expandWhat should I consider when developing environment and policy strategies for my heart disease and stroke intervention?

collapseWhat should I consider when developing environment and policy strategies for my heart disease and stroke intervention?

  • Changes to the environment may require promotional or programmatic activities in order to increase awareness of these new or improved resources in the community. Likewise, promotional or programmatic activities may be helpful in sustaining use of the facilities or resources in the community over time.
  • Policies should be monitored during development to ensure that the final policy is similar to the policy that was introduced.
  • An Implementation Plan should be developed including an Evaluation Plan.   Implementation planning may require additional funding and resources.
  • Broad-scale environment or policy interventions are often more effective in changing large-scale population behaviors as well as maintaining behavior change over time, but are far more complex and costly.
  • In some cases, environment and policy strategies may differ depending upon the target population. Therefore, these strategies may be intended for an entire community or they can be targeted to meet the needs or interests of a particular group. For example, the strategy may be geared toward communities with few resources for healthy lifestyles (e.g., lack of access to parks and recreation, lack of access to grocery stores) or reducing barriers to healthy lifestyles (e.g., signage promoting tobacco use, easy access to fast food restaurants with few healthy choices). Alternately, these strategies can also be designed to affect language or cultural barriers for different communities (e.g., increasing cultural competence of health care providers).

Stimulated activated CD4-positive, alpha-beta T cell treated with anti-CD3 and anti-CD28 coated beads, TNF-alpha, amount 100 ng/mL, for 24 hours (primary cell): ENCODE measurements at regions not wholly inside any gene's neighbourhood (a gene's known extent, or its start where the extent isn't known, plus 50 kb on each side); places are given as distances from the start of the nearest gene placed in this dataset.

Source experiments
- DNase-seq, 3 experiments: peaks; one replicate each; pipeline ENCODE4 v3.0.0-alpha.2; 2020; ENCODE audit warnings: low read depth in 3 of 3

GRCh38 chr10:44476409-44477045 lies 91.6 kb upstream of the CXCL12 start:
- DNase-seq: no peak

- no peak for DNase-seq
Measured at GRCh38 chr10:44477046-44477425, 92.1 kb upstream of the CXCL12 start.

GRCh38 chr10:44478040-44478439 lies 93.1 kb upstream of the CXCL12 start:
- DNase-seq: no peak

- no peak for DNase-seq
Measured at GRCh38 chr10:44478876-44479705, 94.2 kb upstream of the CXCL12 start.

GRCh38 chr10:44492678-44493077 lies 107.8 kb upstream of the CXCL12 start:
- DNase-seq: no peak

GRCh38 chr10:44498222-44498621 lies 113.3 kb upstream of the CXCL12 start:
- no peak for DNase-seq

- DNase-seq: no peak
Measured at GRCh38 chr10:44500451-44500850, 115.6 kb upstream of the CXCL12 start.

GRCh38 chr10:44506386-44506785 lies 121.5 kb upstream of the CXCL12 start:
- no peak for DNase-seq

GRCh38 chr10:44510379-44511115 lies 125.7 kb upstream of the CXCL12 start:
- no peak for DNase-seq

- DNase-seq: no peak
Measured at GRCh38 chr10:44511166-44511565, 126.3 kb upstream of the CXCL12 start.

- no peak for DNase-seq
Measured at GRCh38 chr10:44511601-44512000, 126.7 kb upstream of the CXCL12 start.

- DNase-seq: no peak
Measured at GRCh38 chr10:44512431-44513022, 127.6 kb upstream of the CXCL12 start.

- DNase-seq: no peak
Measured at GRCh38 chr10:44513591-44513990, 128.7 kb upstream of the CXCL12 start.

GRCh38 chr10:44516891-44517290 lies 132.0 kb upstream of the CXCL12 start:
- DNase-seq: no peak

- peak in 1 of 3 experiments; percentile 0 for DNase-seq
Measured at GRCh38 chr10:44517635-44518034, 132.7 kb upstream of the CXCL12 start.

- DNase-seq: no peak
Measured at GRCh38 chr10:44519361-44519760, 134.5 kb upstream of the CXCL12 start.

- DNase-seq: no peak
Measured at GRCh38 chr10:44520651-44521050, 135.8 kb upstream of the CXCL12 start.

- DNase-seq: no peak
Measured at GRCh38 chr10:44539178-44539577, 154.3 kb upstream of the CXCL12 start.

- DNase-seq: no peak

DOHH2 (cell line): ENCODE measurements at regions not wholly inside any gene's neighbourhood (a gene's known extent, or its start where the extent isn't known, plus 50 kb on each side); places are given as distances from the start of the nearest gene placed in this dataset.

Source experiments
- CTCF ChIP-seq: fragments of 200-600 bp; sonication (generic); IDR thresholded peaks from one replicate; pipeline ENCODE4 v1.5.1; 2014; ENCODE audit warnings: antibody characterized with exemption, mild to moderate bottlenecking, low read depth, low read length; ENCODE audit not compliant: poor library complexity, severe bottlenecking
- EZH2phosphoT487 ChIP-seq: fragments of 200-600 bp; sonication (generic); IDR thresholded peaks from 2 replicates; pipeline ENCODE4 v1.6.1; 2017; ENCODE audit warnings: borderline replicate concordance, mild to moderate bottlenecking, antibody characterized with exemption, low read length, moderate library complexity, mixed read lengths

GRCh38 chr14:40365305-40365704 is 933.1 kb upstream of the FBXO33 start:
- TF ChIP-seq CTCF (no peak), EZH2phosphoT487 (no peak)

• Intervention strategies such as group education interventions and campaigns and promotions are often used in conjunction with environment and policy interventions. These strategies can be used to provide information to vendors, restaurants, schools, worksites or other groups on the benefits of proper oral care habits, guidance to encourage and enforce the desired policies and communication to let others know about the environmental interventions and or polices (e.g., newspaper, radio, television ads).